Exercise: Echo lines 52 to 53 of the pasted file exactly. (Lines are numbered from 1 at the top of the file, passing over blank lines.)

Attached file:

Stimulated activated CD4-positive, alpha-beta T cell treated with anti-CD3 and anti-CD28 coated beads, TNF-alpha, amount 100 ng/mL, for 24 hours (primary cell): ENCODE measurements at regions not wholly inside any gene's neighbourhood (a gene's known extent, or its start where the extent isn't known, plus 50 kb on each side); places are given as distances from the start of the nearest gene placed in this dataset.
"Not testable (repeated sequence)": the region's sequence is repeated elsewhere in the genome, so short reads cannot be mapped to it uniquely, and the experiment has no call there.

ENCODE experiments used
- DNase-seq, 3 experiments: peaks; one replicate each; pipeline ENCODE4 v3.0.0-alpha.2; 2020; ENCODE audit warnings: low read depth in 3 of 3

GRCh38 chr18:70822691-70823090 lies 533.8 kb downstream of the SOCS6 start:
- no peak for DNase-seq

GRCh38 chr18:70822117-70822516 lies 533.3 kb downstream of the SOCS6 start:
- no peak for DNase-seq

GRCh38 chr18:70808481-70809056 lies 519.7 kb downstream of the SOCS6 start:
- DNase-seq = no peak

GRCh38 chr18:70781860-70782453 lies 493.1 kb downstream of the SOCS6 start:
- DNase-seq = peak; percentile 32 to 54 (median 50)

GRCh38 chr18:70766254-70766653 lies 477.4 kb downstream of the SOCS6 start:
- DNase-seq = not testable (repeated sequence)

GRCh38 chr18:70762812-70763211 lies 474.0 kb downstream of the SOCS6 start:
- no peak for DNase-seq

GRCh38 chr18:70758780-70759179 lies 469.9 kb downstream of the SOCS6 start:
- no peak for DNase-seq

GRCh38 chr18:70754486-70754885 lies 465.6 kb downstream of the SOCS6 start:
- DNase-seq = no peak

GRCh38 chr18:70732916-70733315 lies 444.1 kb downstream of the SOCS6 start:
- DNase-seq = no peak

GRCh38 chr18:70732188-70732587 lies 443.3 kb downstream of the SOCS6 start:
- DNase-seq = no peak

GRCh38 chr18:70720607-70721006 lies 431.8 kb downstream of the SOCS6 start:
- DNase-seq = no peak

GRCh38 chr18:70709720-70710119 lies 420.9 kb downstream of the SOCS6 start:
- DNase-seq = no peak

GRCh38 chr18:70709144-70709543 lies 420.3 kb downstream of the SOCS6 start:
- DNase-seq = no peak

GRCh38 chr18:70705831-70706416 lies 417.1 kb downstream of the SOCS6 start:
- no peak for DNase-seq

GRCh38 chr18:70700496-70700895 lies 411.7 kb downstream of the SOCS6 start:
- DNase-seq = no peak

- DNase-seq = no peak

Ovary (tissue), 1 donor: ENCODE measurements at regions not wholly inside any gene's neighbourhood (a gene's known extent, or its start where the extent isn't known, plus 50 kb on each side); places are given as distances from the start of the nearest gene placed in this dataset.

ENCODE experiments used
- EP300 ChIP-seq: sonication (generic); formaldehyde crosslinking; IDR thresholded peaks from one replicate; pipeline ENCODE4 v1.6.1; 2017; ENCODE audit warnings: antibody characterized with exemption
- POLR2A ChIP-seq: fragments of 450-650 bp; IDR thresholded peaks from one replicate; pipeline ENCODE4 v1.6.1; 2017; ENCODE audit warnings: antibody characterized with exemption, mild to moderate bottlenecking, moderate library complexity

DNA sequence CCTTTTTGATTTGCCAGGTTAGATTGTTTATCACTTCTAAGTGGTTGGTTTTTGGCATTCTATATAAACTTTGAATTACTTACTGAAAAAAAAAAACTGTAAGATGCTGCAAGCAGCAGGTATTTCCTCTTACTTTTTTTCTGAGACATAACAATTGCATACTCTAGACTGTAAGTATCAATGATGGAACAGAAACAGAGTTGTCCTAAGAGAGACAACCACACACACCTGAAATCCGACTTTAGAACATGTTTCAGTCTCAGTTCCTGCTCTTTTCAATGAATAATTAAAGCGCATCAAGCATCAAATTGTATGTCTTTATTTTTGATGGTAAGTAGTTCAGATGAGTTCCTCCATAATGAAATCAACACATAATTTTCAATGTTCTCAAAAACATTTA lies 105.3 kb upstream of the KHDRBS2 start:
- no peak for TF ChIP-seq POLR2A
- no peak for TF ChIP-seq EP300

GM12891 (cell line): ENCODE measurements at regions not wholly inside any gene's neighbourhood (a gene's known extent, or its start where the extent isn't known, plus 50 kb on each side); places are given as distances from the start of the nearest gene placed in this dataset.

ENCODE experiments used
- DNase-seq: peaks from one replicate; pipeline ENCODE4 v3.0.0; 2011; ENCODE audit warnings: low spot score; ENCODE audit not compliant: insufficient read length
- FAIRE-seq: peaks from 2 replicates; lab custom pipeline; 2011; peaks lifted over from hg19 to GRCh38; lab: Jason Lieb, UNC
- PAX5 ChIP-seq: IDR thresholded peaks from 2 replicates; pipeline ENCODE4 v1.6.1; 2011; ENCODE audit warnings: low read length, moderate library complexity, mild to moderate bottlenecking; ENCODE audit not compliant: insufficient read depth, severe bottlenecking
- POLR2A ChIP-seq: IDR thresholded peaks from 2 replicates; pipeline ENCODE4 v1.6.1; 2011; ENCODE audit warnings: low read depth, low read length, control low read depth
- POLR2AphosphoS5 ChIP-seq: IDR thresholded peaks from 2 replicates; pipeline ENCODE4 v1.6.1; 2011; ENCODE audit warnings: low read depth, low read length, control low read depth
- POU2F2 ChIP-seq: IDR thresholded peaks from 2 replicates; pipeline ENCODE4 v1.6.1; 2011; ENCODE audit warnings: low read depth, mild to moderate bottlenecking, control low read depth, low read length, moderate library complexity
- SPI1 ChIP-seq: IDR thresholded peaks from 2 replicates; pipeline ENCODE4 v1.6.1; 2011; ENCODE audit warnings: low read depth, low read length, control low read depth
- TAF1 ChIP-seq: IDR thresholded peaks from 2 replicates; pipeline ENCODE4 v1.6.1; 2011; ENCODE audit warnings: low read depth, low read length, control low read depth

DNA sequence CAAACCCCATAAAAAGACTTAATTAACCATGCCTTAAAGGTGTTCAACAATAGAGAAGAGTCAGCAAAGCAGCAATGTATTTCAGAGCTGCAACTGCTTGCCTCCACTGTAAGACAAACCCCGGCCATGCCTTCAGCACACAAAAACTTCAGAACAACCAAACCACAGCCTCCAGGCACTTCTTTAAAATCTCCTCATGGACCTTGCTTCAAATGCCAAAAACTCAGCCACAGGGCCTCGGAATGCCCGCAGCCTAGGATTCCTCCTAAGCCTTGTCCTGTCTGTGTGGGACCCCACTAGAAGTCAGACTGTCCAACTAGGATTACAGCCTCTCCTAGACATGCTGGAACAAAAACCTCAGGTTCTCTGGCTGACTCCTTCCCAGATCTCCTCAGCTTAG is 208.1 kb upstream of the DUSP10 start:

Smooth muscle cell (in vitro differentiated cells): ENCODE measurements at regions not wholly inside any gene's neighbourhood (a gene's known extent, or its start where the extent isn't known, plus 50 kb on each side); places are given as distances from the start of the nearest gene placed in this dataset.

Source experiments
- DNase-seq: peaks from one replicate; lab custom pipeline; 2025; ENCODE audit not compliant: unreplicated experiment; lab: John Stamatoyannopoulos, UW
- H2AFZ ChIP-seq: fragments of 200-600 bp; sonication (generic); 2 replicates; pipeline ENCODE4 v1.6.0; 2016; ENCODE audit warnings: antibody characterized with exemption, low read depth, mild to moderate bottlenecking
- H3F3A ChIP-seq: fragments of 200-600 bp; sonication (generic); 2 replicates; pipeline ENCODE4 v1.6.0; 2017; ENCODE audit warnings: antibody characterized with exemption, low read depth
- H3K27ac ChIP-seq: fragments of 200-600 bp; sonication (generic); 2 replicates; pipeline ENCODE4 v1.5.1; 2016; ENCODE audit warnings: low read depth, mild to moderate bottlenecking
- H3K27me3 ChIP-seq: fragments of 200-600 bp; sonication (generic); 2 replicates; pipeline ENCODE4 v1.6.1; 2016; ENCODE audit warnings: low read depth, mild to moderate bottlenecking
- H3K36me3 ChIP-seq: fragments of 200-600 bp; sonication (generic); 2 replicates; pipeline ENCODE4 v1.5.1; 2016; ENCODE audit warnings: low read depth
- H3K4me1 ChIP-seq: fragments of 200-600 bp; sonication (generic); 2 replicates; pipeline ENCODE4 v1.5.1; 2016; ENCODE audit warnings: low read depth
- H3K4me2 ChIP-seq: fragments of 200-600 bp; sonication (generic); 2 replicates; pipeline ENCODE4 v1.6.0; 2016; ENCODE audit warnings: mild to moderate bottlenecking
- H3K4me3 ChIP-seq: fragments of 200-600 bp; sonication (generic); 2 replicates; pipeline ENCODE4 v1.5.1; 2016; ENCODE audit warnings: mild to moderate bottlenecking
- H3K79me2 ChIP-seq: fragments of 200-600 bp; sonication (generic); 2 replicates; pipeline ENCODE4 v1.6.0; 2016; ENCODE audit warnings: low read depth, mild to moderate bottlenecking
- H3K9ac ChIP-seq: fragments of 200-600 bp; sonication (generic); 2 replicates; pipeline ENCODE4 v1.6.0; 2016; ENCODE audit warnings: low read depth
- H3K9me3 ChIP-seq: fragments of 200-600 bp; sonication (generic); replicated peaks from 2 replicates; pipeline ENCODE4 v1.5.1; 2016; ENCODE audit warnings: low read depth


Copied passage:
- TAF1 ChIP-seq: IDR thresholded peaks from 2 replicates; pipeline ENCODE4 v1.6.1; 2011; ENCODE audit warnings: low read depth, low read length, control low read depth

DNA sequence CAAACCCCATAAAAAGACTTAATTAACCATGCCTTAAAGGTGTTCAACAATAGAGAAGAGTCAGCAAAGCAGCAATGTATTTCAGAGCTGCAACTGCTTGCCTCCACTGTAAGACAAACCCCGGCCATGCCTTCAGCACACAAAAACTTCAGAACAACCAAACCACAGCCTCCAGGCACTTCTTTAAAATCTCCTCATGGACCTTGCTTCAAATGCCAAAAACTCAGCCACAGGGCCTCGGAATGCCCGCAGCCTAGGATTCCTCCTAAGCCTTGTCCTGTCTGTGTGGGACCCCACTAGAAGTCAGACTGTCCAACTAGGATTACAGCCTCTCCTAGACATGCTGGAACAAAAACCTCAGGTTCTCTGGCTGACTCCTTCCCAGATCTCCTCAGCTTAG is 208.1 kb upstream of the DUSP10 start: